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Transcranial Infrared Stimulation Devices?

Discussion in 'Equipment and technology' started by EdenDesjardins, Aug 27, 2015.

  1. EdenDesjardins

    EdenDesjardins Registered User

    May 25, 2015
    19
    Does anyone have any experience with transcranial infrared neural stimulation devices? Quite a lot of promising research seems to be taking place in this field. I was inspired by this article : http://dementiaresearchfoundation.org.au/blog/infrared-lasers-treatment-alzheimer’s-disease

    My current logic is : pharmaceuticals are expensive and come with a lot of side effects, therefore may not hold the answer and I'm running out of time for my husband. So, I'm looking for alternatives with promise.
     
  2. cragmaid

    cragmaid Registered User

    Oct 18, 2010
    7,963
    North East England
    I suspect that this research is a long time away from being of any possible use to human Az sufferers. I am sure it will never be cheaply obtainable. At the present time there is no proven repair for the brain damage causing AZ and other Dementias, merely treatment for symptoms.
    I wish it were otherwise but it is, sadly, incurable.
     
  3. Kevinl

    Kevinl Registered User

    Aug 24, 2013
    4,665
    Salford
    Here's a quote from the link:

    "However, what is unknown from this study is whether this reduction in brain pathology translates into a reduction in symptoms, such as improvements in memory and behaviour"

    That to me says they don't know if it will work or not and this bit;

    "However one of the major challenges in using this treatment for humans is that the light needs to be able to penetrate through the skull into the brain. While this wasn’t a major challenge in a mouse model, it will be in humans"

    Means even if it might work on mice there's currently no way of doing it on humans.
    One day a cure will be found and who knows maybe this is it but with words like "unknown and major challenges" it sounds like this one is a way off yet.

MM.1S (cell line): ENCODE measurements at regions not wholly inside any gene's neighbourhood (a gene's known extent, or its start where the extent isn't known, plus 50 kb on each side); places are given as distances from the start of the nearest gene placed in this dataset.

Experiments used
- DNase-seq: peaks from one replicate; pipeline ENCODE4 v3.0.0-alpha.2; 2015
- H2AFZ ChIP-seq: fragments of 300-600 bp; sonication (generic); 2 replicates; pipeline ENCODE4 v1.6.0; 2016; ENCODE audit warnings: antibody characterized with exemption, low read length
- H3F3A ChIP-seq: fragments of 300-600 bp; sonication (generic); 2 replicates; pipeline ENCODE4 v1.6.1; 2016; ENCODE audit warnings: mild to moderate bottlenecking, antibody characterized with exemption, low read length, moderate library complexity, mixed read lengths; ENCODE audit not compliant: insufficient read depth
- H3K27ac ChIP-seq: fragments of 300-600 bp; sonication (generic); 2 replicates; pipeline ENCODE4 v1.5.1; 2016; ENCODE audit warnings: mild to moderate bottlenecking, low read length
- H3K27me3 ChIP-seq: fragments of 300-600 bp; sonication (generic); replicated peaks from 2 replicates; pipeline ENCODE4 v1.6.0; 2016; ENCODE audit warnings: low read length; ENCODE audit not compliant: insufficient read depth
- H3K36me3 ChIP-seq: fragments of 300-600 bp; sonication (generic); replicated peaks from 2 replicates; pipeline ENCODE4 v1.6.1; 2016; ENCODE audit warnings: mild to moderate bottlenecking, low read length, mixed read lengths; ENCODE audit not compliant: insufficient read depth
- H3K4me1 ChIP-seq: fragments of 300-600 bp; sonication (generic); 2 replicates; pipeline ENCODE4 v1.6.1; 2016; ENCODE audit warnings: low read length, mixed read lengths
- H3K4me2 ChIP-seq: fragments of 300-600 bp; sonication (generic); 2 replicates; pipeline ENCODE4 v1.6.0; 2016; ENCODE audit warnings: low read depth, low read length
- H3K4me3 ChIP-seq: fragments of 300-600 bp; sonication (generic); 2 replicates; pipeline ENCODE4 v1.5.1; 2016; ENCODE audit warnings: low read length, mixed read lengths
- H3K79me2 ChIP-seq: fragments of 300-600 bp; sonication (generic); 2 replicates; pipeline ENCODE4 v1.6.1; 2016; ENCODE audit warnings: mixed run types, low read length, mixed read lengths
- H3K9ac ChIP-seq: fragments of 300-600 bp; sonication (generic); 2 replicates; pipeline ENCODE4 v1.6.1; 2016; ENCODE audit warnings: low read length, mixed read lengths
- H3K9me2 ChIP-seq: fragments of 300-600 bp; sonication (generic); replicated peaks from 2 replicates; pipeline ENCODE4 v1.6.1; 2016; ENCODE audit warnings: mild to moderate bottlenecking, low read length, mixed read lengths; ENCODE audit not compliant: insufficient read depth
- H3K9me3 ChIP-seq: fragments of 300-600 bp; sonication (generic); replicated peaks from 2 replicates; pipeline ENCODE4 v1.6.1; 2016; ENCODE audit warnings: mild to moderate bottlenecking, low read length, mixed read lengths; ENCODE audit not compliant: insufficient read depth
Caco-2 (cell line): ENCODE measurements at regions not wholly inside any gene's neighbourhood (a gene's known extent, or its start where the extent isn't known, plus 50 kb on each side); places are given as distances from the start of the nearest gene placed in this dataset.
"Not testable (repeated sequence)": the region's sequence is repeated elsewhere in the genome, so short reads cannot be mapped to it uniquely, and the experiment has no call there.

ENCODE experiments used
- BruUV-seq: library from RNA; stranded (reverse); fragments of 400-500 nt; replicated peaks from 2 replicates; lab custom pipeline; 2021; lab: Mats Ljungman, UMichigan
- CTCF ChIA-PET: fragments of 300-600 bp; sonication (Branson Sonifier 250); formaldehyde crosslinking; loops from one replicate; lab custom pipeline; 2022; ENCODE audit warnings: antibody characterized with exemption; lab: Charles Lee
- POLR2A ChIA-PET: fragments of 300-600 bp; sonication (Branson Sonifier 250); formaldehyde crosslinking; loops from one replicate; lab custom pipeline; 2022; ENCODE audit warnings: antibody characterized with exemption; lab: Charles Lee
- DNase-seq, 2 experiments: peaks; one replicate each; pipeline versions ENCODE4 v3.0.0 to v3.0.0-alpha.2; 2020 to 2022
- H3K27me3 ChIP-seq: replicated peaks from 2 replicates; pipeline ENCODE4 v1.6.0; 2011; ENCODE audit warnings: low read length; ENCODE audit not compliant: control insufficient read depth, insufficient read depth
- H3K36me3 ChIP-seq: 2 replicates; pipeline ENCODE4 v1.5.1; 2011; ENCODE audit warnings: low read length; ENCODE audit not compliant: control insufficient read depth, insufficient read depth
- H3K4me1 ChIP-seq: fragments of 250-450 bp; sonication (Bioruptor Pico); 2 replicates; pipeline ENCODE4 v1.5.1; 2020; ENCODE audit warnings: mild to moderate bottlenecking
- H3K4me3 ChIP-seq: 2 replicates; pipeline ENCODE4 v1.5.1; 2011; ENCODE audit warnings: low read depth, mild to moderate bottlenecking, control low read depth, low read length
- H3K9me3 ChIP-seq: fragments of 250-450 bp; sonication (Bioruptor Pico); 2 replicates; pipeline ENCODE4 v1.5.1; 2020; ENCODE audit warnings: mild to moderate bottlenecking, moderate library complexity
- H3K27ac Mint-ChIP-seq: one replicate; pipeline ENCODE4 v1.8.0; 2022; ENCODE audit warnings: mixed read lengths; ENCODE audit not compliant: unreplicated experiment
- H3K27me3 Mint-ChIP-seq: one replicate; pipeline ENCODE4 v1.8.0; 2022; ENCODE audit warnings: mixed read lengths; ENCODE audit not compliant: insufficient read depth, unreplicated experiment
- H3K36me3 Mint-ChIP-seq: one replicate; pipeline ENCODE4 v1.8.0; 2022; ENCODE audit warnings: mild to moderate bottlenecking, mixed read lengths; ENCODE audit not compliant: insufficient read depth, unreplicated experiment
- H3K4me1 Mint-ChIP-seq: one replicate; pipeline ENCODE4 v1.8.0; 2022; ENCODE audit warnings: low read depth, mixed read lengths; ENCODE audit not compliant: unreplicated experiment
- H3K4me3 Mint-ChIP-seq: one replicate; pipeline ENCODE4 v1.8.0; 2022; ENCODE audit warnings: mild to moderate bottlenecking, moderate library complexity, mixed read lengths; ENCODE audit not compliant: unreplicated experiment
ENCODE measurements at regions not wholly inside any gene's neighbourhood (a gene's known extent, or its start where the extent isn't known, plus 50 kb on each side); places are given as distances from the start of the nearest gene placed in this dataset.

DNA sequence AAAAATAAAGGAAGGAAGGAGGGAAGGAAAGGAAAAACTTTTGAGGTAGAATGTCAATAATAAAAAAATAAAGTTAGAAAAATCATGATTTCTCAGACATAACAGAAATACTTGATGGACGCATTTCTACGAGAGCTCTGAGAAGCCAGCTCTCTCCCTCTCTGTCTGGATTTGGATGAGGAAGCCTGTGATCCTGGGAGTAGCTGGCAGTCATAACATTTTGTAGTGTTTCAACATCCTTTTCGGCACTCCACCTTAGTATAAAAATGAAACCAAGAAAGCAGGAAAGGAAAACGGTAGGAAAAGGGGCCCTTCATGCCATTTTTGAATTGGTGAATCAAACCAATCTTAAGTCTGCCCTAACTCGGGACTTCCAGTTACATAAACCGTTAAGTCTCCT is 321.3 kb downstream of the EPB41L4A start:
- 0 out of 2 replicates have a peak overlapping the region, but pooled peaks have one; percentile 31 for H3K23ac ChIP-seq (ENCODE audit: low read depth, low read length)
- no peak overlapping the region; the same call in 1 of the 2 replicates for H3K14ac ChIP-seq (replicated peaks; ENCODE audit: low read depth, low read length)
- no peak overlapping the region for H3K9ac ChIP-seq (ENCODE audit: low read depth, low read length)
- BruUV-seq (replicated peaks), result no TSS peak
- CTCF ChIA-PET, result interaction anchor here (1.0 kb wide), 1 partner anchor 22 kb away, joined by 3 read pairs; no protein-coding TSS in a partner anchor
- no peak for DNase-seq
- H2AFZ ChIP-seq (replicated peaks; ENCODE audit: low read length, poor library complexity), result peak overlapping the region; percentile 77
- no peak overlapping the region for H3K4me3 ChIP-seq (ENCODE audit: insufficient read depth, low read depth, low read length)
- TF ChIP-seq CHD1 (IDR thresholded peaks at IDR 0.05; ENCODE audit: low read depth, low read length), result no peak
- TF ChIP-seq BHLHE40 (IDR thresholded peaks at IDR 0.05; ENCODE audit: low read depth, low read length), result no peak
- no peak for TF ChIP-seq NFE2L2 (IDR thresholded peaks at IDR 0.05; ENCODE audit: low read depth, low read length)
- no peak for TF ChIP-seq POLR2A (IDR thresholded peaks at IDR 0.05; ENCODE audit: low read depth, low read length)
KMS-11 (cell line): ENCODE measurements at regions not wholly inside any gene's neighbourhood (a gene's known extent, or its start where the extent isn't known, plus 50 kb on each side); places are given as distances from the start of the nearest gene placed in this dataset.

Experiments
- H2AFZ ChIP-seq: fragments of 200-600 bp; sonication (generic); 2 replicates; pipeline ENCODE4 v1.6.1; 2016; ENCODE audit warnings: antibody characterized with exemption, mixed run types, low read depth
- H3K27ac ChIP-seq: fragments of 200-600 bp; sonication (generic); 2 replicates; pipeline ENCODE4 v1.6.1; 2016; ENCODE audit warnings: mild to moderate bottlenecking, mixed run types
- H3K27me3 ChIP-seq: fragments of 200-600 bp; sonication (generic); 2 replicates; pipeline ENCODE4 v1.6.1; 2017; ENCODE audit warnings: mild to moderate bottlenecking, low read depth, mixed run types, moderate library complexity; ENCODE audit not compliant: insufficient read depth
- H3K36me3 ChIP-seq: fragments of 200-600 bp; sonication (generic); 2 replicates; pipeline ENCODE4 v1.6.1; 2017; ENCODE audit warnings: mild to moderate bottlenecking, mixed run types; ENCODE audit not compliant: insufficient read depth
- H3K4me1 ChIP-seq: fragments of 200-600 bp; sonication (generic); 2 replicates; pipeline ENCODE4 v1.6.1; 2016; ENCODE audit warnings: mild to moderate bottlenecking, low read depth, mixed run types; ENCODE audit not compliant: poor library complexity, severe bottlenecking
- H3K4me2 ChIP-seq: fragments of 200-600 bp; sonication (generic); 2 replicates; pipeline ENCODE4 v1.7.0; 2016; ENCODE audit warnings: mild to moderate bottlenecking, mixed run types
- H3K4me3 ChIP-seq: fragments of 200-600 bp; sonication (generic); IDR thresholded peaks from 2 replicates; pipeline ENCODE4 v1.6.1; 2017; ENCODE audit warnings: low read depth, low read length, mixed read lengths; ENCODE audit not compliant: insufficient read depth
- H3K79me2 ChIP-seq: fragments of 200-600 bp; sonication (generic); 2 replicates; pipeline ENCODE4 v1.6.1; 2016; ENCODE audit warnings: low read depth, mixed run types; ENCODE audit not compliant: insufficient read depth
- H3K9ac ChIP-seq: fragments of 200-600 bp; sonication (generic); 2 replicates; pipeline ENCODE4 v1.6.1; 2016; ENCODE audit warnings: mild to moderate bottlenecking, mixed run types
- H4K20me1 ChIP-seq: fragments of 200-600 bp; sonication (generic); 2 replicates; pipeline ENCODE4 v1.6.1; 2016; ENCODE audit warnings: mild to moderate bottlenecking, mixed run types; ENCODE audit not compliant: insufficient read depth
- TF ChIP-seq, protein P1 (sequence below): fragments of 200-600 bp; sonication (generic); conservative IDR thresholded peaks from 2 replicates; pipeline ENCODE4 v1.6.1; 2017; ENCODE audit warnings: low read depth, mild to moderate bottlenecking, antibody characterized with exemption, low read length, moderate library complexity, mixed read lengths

Sorry to sound so negative.
    K
     
  4. EdenDesjardins

    EdenDesjardins Registered User

    May 25, 2015
    19

    Hi Kevinl,

    I did read through the article and figured that since a mouse brain is 90% identical to the human brain (http://content.time.com/time/magazine/article/0,9171,1580427,00.html), it may be a plausible solution. However, you are right -- there are no readily available transcranial infrared helmets from reliable sources. The only one I could find was from Emerson and theirs seems very shoddily constructed.

    Here is another study on transcranial photobiomodulation done by Harvard Medical School and Boston University - "Improved Cognitive Function After Transcranial, Light-Emitting Diode Treatments in Chronic, Traumatic Brain Injury: Two Case Reports" - http://www.ncbi.nlm.nih.gov/pmc/articles/PMC3104287/

    So, I suppose the main idea is getting infrared light to the brain through whatever means.
     
  5. canary

    canary Registered User

    Feb 25, 2014
    9,337
    Female
    South coast
    You have got to be really careful with so-called treatments for dementia. Most of them are scammers who prey on the desperate

    Research is beginning to look at dementia (at last) and there is some interesting stuff around, but TBH, you have got to look at proper research with controls and double-blind testing and a lot of people taking part - not 2 subjects with a lot of emphasis on what the patient thinks and no controls.

    I know we all feel helpless in the face of dementia and desperately want to be able to do something, but if a cure (or even the possibility of a cure) gets found you may be sure that it will be blazed all across the media
     
  6. EdenDesjardins

    EdenDesjardins Registered User

    May 25, 2015
    19
    I agree with you, canary. Caution should definitely be taken when dealing with this situation but from my experience with my husband(he's in his early stages of dementia) and the research we've done on existing pharmaceuticals - he is extremely reluctant to take them, given the side effects and costs which compile rapidly over time.

    I would, however, say that transcranial photobiomodulation shows a bit of promise in this regard but yes, conclusive data is still lacking from the medical research field. I did find quite a few interesting articles on that topic though - http://www.todaysgeriatricmedicine.com/archive/012312p6.shtml / http://www.ncbi.nlm.nih.gov/pubmed/24387311 / http://dementiaresearchfoundation.o...uce-alzheimer’s-disease-pathology-brains-mice

    I hypothesize that this may not directly solve Alzheimer's but help with the augmentation of cognitive functions, thus, lessening the debilitating effects of Alzheimer's.
     
  7. EdenDesjardins

    EdenDesjardins Registered User

    May 25, 2015
    19